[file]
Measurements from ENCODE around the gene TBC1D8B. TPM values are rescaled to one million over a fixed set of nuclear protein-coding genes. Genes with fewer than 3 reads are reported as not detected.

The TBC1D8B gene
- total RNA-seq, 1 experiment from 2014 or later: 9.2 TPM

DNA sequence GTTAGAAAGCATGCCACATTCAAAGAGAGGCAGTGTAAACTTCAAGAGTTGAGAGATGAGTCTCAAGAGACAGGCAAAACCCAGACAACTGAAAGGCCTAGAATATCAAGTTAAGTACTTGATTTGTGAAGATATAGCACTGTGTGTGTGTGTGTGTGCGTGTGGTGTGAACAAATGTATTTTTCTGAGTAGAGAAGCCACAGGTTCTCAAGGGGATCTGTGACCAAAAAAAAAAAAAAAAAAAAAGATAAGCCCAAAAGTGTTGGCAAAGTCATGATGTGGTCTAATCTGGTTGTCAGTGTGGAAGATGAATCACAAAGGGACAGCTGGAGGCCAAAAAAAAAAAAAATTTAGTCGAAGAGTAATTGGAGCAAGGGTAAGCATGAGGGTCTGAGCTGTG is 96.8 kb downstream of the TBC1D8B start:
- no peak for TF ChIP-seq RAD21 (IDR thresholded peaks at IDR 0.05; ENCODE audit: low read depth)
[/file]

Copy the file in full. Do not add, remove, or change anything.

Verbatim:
Measurements from ENCODE around the gene TBC1D8B. TPM values are rescaled to one million over a fixed set of nuclear protein-coding genes. Genes with fewer than 3 reads are reported as not detected.

The TBC1D8B gene
- total RNA-seq, 1 experiment from 2014 or later: 9.2 TPM

DNA sequence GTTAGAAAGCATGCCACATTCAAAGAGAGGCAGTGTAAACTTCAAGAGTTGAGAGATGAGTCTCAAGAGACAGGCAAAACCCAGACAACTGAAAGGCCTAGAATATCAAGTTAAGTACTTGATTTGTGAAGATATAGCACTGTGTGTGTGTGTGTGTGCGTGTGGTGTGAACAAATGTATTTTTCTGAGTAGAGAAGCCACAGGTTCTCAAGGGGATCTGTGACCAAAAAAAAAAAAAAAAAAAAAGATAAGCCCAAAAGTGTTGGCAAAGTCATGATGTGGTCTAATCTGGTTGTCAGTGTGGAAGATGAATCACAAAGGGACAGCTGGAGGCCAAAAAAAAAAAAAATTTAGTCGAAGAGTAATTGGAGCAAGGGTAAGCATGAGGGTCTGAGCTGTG is 96.8 kb downstream of the TBC1D8B start:
- no peak for TF ChIP-seq RAD21 (IDR thresholded peaks at IDR 0.05; ENCODE audit: low read depth)